Thursday, September 10, 2009

Get Away From Unloading/Loading

Stay Well Away From Truck

The article below from 6 points out some of the dangers that occur during loading and unloading, specifically tractor/trailer loads.

However, it holds true for drivers and any other persons in a Non-essential position to clear themselves away from loading and unloading situations whether it be on a construction job site or, in fact at any location.

Many is the time that I've seen drivers stand beside their rigs while their truck is being loaded by heavy equipment such as dirt/rock hauling operations. Several times I've had to seek medical attention to one of these persons. I've also seen drivers hop up on their rigs and loosen the binding chains without assuring that the loads are secured from falling on the person releasing the bindings. Trained professional riggers should be the ones to handle these operations. The driver can go back and stow their rigging and bindins after the load is removed.

Failure to adhere to this simple and safe practice procedure just plain DOES NOT adhere to Horse Sense methods of Safety.

Man Crushed In Construction Accident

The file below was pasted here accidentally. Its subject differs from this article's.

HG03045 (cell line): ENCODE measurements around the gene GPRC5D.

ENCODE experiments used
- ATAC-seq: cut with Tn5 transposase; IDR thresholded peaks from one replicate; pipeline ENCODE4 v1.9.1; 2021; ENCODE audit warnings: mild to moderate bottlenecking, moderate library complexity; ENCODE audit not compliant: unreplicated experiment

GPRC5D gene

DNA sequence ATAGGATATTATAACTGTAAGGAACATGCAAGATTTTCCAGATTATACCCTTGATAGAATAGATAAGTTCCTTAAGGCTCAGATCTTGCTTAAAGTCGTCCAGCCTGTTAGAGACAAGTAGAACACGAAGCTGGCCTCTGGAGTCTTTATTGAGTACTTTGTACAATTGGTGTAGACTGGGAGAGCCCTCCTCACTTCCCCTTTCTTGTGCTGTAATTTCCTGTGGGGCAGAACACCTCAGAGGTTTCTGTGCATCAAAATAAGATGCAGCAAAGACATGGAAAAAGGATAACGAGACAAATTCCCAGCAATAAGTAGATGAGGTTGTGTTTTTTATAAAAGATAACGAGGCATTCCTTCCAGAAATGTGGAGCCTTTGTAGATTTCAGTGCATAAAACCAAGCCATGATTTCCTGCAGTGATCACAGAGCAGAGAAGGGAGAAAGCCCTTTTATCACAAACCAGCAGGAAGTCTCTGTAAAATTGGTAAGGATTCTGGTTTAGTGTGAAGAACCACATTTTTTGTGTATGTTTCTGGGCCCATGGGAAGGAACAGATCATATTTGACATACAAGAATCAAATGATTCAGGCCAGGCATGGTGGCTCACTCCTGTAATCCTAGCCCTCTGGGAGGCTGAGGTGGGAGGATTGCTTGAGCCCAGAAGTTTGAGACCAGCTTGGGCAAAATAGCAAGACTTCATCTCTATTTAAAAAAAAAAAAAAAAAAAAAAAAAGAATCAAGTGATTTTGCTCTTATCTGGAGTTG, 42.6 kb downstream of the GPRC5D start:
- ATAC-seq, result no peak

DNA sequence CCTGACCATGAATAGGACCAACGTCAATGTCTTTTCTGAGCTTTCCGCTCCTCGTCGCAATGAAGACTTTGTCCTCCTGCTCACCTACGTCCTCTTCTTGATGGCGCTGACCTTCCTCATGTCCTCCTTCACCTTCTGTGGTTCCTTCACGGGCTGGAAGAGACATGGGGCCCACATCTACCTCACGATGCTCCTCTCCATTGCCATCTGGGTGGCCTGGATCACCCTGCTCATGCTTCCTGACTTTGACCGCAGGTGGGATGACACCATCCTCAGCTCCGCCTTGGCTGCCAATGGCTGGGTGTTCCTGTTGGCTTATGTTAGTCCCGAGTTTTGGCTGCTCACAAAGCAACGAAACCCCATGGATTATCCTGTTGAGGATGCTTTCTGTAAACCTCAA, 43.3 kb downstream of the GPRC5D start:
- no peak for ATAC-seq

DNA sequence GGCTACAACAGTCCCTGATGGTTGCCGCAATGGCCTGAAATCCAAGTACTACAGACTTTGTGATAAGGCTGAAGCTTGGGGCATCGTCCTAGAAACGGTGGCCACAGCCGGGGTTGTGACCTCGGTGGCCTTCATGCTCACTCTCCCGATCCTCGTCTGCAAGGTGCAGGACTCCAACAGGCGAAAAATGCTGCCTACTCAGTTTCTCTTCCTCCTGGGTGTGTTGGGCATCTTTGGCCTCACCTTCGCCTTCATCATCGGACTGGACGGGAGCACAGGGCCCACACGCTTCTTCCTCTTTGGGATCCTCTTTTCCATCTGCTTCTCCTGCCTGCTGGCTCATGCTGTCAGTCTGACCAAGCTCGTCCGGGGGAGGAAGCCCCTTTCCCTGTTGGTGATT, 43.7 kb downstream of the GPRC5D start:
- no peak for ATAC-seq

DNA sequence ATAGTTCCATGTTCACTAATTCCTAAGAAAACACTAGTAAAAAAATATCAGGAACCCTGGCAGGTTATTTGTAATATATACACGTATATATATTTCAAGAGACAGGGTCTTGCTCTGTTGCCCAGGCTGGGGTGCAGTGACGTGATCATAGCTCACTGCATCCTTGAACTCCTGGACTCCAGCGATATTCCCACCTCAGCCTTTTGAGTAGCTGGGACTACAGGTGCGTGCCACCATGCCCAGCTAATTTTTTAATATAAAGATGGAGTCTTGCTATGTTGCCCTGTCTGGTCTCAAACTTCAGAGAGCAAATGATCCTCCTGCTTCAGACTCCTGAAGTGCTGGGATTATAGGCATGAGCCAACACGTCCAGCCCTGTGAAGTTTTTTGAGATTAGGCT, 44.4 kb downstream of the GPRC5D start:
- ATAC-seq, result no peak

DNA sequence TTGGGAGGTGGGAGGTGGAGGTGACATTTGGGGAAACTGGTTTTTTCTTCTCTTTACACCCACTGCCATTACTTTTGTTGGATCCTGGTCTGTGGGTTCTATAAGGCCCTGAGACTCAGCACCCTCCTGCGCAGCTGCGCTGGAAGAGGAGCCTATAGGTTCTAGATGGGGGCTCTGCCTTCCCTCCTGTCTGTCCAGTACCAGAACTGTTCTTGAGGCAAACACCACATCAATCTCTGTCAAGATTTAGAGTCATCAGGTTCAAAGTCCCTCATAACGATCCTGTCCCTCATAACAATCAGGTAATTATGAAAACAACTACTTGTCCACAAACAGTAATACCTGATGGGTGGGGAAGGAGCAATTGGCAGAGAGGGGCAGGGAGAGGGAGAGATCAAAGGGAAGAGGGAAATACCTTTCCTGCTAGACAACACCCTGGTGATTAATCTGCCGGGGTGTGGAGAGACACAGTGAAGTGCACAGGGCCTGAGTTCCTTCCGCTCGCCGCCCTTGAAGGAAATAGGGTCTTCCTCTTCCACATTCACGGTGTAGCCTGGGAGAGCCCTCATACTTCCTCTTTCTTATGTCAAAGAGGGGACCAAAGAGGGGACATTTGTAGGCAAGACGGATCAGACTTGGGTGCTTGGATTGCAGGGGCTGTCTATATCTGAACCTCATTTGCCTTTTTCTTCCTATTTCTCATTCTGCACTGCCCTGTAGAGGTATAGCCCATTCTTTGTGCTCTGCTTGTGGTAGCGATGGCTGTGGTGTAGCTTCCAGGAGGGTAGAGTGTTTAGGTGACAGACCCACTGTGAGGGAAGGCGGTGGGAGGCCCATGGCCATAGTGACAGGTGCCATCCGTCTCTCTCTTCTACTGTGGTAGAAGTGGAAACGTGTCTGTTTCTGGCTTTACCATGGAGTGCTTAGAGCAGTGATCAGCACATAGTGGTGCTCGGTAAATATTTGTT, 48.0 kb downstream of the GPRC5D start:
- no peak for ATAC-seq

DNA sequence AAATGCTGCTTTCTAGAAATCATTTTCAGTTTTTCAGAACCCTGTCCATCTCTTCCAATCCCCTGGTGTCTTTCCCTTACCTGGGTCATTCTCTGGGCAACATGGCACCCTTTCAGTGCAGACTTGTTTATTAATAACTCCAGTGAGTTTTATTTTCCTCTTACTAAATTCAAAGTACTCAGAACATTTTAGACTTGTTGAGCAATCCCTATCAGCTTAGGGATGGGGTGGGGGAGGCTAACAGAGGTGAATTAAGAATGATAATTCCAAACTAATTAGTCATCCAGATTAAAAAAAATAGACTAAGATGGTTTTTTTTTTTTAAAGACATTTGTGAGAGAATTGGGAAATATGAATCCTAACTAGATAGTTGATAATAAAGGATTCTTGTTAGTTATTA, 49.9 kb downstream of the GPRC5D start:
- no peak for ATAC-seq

A freak accident took the life of a truck driver. Livingston County officials say falling concrete killed a truck driver in Howell Township on East M-59 near Grand River. Construction of a concrete wall came to a crashing halt. That crash killed Richard Browand, a 61-year-old truck driver for Mack Transport. Livingston County Sheriff Bob Bezotte calls it a tragic accident.

Bob Bezotte, Livingston County Sheriff: "He was in the wrong place at the wrong time when they were unloading the cement blocks. He was on the opposite side of the truck and when they took it off, the truck shifted."

A 3,500 pound slab of concrete fell off the truck and crushed him.

Bob Bezotte: "It crushed him in the chest area. He was alive at the scene, and then we got him to the hospital, the internal bleeding and the crush took his life."

Bezotte says construction accidents happen from time to time, but the saddest thing about this one is that it was avoidable.

Bob Bezotte: "When you're unloading a semi, ya know, people standing around a semi need to be back and the truck drivers and anyone else who's not involved with the unloading of the trucks."

It's advice that's too late for Browand. Bezotte says this accident should serve as a wakeup call for all construction workers to put safety first. The Michigan Occupational Safety and Health Administration is investigating.

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